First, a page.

'Cocaine and hookers': Tyson Fury's outrageous post-fight party plan

Tyson Fury is no stranger to outlandish statements but the undefeated heavyweight boxer may well have outdone himself.

The 31-year-old Brit has been going to great lengths to promote Sunday's blockbuster rematch against fellow undefeated slugger Deontay Wilder in Las Vegas.

The ‘Gypsy King’ has already claimed he will masturbate seven times a day to keep up his testosterone for the highly-anticipated rematch.

'ABSOLUTELY BRUTAL': Boxing world in shock over sickening moment

Fury has also claimed that he's following a veteran bare-knuckle trainer’s advice by dipping his hands in petrol to toughen up his knuckles.

Tyson Fury has been talking a big game ahead of his rematch with Deontay Wilder. Pic: Getty

However, it was his post-fight celebration plans - whether fact or fictional - that left interviewer David Hookstead more than a little taken aback during a segment on the Daily Caller.

“After this fight I’m going to binge on cocaine and hookers,” Fury said with a massive grin.

“Is there anything better than cocaine and hookers?” he asked Hookstead, before admitting that he has inexpensive taste.

“I go to the cheap $30 ones... always give yourself a shot of penicillin before shagging ‘em.”

Fury made another shock revelation to ESPN’s Ariel Helwani that the Wilder fight could be one of his last.

"I've not got an age, but I've got three fights left on my contract with ESPN," Fury admitted.

"And after that, I will seriously think about walking away."

When asked why he is considering walking away during the prime of his career, Fury seemed to indicate that he cared more about reaching the top of the mountain than staying at the top.

"Because I don't need to fight anymore," the 31-year-old said.

"What is the point? What am I going to gain from it? When I beat Wilder on Saturday (Sunday AEDT), I'll have completed the game. The game will be completed. I'll have won every single belt there is to win in the game, from minor to major, and I'll have won The Ring magazine belt twice -- becoming only the second man in history to do that, me and Muhammad Ali.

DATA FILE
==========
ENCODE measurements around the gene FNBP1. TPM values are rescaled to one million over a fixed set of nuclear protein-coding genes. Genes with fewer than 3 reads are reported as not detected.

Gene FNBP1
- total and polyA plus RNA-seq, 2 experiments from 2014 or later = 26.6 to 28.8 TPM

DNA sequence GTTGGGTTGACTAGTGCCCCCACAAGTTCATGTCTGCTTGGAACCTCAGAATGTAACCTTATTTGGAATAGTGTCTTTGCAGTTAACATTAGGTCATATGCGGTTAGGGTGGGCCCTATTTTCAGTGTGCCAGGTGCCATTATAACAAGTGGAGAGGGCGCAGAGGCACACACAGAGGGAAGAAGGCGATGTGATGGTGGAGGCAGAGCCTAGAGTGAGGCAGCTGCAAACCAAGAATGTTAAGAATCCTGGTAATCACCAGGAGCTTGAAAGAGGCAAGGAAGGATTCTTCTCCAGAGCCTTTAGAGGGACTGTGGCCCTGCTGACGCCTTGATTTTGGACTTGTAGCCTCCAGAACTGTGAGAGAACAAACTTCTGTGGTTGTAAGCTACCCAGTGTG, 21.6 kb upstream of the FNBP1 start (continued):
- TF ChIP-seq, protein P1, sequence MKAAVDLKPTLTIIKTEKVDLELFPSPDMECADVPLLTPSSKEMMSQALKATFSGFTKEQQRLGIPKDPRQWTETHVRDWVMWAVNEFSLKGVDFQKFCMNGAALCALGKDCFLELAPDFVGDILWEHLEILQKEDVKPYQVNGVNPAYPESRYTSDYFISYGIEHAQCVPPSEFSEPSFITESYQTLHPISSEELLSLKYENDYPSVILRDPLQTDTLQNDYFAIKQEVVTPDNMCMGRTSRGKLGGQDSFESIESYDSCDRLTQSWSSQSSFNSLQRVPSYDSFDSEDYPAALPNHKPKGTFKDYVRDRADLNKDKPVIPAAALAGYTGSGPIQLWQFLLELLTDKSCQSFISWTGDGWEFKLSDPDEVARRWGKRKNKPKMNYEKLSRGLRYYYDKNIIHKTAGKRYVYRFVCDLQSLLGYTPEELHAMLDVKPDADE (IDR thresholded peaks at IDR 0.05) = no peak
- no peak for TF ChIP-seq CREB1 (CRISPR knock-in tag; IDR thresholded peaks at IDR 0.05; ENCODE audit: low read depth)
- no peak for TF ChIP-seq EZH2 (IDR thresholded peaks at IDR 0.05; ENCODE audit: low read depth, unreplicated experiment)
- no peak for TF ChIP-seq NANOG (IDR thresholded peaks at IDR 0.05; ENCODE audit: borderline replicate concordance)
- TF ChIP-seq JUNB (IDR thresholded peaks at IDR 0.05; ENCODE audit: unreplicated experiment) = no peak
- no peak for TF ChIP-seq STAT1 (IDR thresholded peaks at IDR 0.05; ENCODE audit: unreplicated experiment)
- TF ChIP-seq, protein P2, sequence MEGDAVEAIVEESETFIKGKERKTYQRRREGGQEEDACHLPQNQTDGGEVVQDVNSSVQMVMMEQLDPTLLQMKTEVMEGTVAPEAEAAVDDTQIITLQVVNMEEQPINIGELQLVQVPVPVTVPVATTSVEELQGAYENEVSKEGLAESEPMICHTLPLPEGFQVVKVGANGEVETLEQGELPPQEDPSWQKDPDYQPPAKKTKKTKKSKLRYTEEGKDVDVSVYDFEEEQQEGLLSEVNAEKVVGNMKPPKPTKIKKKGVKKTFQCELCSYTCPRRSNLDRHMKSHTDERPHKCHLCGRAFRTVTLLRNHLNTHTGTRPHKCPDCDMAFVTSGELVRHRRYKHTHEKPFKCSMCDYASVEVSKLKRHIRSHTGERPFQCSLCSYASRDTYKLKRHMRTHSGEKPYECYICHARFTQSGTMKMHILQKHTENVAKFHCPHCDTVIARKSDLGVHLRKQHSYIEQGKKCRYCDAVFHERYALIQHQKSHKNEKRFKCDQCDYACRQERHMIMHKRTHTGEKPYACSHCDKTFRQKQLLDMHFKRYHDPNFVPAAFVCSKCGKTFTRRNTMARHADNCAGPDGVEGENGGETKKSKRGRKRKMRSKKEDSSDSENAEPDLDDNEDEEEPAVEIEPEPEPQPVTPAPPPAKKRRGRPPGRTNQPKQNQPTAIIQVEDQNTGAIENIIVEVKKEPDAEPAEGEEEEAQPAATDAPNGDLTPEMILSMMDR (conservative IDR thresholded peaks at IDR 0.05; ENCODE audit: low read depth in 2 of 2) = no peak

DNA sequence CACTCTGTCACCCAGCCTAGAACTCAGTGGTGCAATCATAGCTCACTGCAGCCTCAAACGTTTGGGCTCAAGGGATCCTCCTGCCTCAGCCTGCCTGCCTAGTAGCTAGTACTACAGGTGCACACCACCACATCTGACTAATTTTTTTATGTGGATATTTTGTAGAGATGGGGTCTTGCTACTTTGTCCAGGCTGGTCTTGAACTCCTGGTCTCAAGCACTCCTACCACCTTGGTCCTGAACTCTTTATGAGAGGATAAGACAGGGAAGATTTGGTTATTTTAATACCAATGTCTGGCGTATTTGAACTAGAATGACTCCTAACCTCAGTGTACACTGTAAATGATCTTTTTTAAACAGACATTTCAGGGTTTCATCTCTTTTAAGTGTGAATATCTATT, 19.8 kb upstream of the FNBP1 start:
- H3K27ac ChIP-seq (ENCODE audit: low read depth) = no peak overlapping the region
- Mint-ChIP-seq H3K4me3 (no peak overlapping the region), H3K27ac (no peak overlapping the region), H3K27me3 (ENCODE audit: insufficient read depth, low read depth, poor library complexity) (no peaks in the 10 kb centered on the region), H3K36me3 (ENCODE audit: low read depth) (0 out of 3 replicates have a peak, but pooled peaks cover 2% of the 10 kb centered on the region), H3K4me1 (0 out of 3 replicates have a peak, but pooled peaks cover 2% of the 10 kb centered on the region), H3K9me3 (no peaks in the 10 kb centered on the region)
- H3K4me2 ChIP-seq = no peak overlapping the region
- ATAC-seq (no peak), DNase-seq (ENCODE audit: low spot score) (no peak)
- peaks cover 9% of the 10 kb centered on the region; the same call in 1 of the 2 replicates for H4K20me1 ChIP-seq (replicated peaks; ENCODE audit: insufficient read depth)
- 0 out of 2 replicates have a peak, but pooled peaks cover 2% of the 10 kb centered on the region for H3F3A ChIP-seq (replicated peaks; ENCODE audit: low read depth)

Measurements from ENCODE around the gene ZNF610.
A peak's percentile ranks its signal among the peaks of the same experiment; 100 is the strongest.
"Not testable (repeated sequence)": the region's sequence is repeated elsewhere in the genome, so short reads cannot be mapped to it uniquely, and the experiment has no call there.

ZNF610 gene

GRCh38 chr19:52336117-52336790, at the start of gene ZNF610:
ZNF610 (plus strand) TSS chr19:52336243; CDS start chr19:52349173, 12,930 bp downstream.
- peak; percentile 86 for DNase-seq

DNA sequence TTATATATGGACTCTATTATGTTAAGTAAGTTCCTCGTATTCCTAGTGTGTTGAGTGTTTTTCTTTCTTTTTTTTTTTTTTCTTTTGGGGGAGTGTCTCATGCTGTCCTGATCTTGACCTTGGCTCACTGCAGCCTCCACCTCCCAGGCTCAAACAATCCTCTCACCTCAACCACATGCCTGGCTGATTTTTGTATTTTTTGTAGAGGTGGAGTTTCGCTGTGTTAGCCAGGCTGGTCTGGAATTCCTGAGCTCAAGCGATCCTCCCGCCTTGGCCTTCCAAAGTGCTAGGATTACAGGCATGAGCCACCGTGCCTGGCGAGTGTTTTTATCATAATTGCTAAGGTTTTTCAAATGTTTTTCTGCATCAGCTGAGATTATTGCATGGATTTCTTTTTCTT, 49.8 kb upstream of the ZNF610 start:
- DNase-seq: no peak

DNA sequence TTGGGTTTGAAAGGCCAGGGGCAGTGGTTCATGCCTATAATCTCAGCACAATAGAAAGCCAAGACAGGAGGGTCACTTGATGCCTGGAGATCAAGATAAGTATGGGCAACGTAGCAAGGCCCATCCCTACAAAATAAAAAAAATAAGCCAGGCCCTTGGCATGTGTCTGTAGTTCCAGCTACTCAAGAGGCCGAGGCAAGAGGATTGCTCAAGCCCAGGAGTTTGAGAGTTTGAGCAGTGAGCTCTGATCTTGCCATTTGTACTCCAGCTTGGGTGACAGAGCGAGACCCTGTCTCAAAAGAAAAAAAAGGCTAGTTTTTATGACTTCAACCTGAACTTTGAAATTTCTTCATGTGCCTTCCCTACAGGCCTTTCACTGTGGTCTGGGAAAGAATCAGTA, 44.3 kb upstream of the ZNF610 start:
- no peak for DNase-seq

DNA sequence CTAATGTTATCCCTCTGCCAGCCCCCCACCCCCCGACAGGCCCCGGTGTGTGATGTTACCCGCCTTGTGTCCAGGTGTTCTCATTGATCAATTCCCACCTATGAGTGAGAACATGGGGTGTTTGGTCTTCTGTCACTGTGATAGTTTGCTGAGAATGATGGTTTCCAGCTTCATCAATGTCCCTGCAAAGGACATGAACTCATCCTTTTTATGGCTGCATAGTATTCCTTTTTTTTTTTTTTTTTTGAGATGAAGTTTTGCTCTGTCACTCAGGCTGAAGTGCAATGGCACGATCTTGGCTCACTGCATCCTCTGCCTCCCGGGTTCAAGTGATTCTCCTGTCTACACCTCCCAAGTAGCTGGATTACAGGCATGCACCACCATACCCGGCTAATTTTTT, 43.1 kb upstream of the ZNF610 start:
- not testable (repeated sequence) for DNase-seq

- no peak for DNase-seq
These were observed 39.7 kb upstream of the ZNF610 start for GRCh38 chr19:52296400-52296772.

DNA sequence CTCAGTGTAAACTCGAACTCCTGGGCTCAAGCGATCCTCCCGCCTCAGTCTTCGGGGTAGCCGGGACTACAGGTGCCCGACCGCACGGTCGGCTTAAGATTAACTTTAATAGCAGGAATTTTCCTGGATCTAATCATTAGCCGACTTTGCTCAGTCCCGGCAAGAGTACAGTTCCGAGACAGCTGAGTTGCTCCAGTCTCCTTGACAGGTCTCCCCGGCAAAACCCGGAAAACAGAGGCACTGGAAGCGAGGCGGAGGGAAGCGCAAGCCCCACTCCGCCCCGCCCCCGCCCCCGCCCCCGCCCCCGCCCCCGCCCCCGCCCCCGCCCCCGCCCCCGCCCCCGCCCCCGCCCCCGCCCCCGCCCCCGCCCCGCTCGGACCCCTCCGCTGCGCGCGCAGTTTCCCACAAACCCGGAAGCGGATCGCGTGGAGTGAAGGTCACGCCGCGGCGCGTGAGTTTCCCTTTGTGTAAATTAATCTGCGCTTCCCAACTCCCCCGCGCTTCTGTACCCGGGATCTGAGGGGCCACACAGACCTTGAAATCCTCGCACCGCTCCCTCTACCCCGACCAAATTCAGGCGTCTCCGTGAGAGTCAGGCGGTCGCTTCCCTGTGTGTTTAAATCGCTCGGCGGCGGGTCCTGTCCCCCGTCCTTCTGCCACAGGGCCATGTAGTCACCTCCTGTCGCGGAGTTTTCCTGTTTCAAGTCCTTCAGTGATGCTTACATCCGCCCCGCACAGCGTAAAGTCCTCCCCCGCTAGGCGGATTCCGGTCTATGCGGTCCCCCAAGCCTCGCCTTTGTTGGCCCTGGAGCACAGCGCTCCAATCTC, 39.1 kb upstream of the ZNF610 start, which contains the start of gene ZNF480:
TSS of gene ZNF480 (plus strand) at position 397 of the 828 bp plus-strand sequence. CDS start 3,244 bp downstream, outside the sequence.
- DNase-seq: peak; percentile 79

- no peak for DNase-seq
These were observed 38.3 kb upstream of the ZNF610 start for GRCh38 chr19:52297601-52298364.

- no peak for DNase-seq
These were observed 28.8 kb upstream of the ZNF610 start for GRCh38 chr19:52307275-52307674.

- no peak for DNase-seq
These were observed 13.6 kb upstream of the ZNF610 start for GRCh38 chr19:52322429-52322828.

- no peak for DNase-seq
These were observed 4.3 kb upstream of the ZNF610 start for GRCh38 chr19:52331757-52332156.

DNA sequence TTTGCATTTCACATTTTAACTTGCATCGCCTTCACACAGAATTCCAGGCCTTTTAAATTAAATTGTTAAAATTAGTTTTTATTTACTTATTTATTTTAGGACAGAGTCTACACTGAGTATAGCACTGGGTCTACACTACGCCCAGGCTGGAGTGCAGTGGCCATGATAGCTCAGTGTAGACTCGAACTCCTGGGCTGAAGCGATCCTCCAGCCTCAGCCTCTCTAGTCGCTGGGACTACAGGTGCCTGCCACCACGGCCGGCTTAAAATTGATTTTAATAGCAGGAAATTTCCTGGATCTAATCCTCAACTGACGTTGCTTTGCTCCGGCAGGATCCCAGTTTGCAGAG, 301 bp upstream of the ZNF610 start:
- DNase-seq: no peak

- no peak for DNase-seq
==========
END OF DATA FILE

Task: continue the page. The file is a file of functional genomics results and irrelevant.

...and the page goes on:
"... Even after this win on Saturday, there's nothing more to do. Nothing more to be gained."

Fury retiring in his early 30s would be a surprise, though his career has hardly followed a conventional arc.

Deontay Wilder and Tyson Fury both go into their rematch with undefeated records to protect. Pic: Getty

Fury eyeing a simple life in retirement

After shocking the world by ending Wladimir Klitschko’s reign over the heavyweight division, Fury took a hiatus from boxing that lasted two and a half years while dealing with depression and other personal issues.

He would face Wilder soon after his return and draw the WBC champ in a classic fight, and their rematch has loomed ever since.

In the meantime, Fury has made appearances with the WWE and even flirted with facing UFC fighters.

A win for Fury over Wilder would cement him as the undisputed top dog in the heavyweight division between beating Wilder and Anthony Joshua’s stumble against Andy Ruiz Jr. A loss would still leave him as a highly desired fighter, though it would be hard to not think what could have been.

Either way, Fury could have only three fights left in his career after Saturday. After that, don’t expect a typical retirement either:

"I'll be a happy man, contented, and just live a normal life, a simple life," Fury said.

"Sometimes you get these fighters who want to live big and extravagant lives, and all the boats and planes and whatever else they want to do with their lives. They want to be prime minister or president or some stuff. I have no interest.

"I want to be left alone. Go to the school and back, have a coffee in the morning, go work out, and that's it. Go to bed, wake up and do exactly the same, every day."

With Yahoo Sports US